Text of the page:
• I tried as much as possible to stick to a constant pace – not to panic when things were a little slow at the start of the race, but to just keep an eye on my time credit/debit at the kilometer markers and make gentle adjustments to my pace.
  • I ate jelly babies fairly constantly during the race, as opposed to just when I felt I needed them (or deserved them!) Last time around I alternated between fig rolls and jelly babies, but I found the jelly babies on their own much easier to eat on the run.
  • I only drank water from the drinks stations during the race, and avoided the Powerade that was supplied, with the only exception being the 250ml of fresh orange juice (with a fair bit of salt added) that I was carrying, which I drank at about 37k. If I do another marathon, I might try to find out what energy drink the race provides, and add that to my training to see if it makes a difference.
  • I ran farther during training: I know this is up for debate, but felt that during the last marathon, the 20 mile (32k) long runs I was doing didn’t prepare me for those final 10k. This time, my longest training run was 37k, with an additional 4.1k of a gentle jog/walk back up the Ngaio Gorge – practically a marathon during training, and while I only did that once, I do think it helped.

Today, I feel a lot better than I remember the day after my first marathon – stairs today aren’t as scary as they were last October, and my John Wayne impression isn’t nearly as good as it was last year. That said, there’s an element of this in the way I’m moving about today (except the bit with the nipples, elastoplast FTW :-).

Will I do another marathon? Yes, probably – though I somehow doubt I’ll be able to make as much of an improvement in my PB next time around, we’ll see how things go. For now, recovery beckons.

pkg(5) SMF manifest dependency support

I’ve finally pushed some code that I’ve ended up working on in two different hemispheres!

With the putback of:

changeset:   1933:5193ac03ad9f
tag:         tip
user:        Tim Foster 
date:        Tue Jun 08 12:17:06 2010 +1200
	15305 need to generate dependency information from SMF manifests
	15306 need an attribute to declare the SMF services a package delivers
	15722 pkgdepend doesn't always remove internal deps when variants taken into account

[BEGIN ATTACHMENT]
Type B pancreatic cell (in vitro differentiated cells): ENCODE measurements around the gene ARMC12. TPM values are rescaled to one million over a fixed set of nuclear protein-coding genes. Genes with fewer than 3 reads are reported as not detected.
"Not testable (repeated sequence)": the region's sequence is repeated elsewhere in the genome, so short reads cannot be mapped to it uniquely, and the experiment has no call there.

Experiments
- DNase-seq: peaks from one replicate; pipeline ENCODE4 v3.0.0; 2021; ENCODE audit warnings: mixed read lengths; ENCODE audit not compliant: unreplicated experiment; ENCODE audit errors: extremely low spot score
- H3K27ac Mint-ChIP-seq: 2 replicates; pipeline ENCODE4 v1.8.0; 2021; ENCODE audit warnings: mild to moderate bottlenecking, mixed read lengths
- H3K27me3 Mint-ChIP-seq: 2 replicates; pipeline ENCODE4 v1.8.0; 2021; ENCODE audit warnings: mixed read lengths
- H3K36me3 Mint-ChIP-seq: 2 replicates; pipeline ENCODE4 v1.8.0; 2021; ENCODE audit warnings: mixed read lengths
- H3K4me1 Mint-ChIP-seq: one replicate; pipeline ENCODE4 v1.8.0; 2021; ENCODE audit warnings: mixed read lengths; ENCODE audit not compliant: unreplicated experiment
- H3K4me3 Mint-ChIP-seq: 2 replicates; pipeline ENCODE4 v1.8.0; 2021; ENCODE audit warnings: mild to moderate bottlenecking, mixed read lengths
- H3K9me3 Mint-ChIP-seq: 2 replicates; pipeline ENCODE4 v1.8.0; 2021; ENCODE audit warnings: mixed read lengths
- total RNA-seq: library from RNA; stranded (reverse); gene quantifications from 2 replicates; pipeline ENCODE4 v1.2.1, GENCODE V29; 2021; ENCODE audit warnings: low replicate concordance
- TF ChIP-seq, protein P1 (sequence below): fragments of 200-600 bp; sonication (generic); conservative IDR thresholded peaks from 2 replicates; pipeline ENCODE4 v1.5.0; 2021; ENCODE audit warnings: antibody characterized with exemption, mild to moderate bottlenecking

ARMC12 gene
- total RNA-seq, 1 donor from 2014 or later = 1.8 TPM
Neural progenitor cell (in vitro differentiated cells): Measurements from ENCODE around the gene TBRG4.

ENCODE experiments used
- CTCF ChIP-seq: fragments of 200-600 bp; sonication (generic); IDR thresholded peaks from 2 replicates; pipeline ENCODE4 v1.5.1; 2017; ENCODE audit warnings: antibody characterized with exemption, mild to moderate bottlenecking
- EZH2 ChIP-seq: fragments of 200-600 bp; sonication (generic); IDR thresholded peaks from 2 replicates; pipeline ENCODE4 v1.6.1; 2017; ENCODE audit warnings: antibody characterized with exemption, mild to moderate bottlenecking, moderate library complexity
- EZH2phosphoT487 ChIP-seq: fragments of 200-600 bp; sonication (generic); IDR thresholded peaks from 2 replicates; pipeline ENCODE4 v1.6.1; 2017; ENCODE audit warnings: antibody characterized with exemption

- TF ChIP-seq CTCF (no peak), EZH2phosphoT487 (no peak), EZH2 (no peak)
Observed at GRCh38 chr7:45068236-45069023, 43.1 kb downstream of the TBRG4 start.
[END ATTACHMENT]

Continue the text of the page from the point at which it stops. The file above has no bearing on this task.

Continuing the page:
pkgdepend(1) will now use SMF manifests as a source for dependency information.

This means, that if you as a package author are including SMF manifests in your package, the package publishing system will look in those manifests for any service descriptions that declare other FMRIs as “require_all” dependencies for your service, and will then ensure that the packages delivering those services are marked as dependencies for the package you’re publishing.

Obviously to do this work, pkgdepend needs to be run on a build machine that includes all SMF FMRIs that your package needs to function. That said, having your publishing system figure out dependencies for you, means there’s one less thing for you as a publisher to worry about, and certainly will make life easier for your users.

An interesting side-effect of this work, is that now you’ll be able to search the package database for SMF manifest FMRIs. For example, if you’re wondering who delivers svc:/network/iptun:default, you can do a simple search for it –

$ svcs iptun
STATE          STIME    FMRI                                
online         May_27   svc:/network/iptun:default
$ pkg search -l ':::svc\:/network/iptun\:default'
INDEX                ACTION VALUE                      PACKAGE
opensolaris.smf.fmri set    svc:/network/iptun:default pkg:/SUNWcs@0.5.11-0.142

(though do remember to escape the colons in the SMF FMRI field. Wildcards also work, so for kicks, you might want to try pkg search -l ':::svc\:* :-)


all change

Sunset, New Zealand

We’ve just gone through LEC (legal entity combination) and Sun Ireland is no more.

I’m not sure how I feel about Oracle yet, but I’m going to stay positive and give them a chance to show me that it’s a great place to work. Certainly getting paid to work on Solaris continues to be wonderful but I always felt there was more to working at Sun than just the code. I think we’ve lost something special with the demise of Sun, but I’m looking forward to the next few months to see how things turn out.